To say that I’ve been anticipating this new Spider-Man game would be an understatement. Spider-Man has been my favorite superhero since I was a kid, so learning that a studio as talented as Insomniac Games was making it was like a dream come true for me. And I’m pleased to report that Spider-Man’s latest adventure is truly spectacular. Not only is it the best Spider-Man game, but the best superhero game ever made.
The game starts by thrusting you straight into the action, swinging through New York City as Spidey. Immediately I was struck by just how fantastic it feels to swing through the city. Insomniac nailed traversal: swinging feels great, wall-running is fluid, and zipping from roof top to roof top is easy. Not only does it feel good to do but visually is simply a joy to watch. Spider-Man moves with such finesse that you find yourself really feeling like a badass as you make your way around the city.
This was something Insomniac had to get right — swinging through NY is so important to what makes Spider-Man, Spider-Man — and Insomniac absolutely nailed it. By the time I was nearing the end of the game, I felt like I had complete and total control over my movement through the city. Simply put, I truly felt like Spider-Man.
This kind of control extends to combat as well. Spider-Man features some of the most satisfying combat I’ve played in a video game to date. It’s similar to the Arkham series, yet different in enough ways that it feels its own. Square is still to used to attack, while circle is used to dodge, unlike the Arkham games where you have to counter enemies. The dodge feels especially satisfying as Spider-Man will do awesome acrobatic stunts to avoid being hit.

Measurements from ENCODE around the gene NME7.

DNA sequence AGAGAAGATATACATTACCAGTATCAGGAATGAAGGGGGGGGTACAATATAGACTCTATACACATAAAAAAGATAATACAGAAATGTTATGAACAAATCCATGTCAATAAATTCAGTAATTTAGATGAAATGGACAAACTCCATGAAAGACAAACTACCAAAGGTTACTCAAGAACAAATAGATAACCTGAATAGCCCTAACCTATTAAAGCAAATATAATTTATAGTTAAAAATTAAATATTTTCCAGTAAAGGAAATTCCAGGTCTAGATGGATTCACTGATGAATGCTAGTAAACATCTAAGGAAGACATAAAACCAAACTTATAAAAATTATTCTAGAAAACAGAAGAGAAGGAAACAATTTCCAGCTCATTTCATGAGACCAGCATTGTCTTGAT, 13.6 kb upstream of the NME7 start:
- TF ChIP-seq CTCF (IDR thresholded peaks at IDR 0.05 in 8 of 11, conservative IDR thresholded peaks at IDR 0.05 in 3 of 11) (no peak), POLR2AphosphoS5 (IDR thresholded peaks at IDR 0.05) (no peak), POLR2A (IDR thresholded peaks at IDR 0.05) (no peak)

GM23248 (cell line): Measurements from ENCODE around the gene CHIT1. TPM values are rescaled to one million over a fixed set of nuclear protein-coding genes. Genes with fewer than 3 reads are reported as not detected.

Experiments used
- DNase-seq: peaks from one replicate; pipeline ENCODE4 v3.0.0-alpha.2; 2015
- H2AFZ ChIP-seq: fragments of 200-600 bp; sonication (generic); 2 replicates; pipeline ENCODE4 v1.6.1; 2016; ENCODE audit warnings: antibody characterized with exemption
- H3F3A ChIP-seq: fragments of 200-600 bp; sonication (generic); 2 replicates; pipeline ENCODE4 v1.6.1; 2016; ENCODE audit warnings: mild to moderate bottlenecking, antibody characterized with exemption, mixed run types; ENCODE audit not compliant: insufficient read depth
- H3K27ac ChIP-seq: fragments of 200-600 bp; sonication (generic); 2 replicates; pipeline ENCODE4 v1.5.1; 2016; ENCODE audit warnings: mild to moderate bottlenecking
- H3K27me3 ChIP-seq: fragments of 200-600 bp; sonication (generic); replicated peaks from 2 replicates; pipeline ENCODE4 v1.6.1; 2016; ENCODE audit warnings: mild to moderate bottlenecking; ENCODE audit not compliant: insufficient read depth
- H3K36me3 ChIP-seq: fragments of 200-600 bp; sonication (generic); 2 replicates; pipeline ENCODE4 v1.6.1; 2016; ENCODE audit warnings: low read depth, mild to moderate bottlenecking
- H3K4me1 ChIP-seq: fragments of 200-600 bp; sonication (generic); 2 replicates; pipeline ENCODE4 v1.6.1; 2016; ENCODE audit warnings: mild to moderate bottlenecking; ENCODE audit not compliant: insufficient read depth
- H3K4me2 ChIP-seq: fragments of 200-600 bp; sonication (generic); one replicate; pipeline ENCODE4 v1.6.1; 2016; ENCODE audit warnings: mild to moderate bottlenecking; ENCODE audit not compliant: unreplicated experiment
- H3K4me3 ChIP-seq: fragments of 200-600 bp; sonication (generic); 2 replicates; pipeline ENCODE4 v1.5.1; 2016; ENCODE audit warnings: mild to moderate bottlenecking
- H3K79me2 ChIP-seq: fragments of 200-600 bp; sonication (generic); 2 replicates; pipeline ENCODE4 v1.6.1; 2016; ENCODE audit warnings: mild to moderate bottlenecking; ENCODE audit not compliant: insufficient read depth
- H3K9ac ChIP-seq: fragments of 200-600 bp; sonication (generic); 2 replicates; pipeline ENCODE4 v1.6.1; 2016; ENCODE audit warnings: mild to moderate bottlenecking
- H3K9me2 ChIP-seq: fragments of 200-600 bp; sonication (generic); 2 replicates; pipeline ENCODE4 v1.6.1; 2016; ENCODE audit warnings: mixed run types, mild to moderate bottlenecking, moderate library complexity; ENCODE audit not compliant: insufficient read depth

You also have tons of web shooter gadgets that let you tackle combat scenarios in a few different ways. These include web bombs that work well against large groups, electric webs that can leave enemies paralyzed, and even web mines that grab enemies when they walk past. You don’t start off with many of these, but as you unlock them, you start to feel like a real threat in combat. When you get into a flow, it feels satisfying much like the web swinging, and it just looks so cool. It feels incredible to only watch a sweet Spider-Man action scene, but to actually play it. Throughout my 25 hour playthrough, I never got bored with the combat once — and now I’m just thinking about how I want to do it more.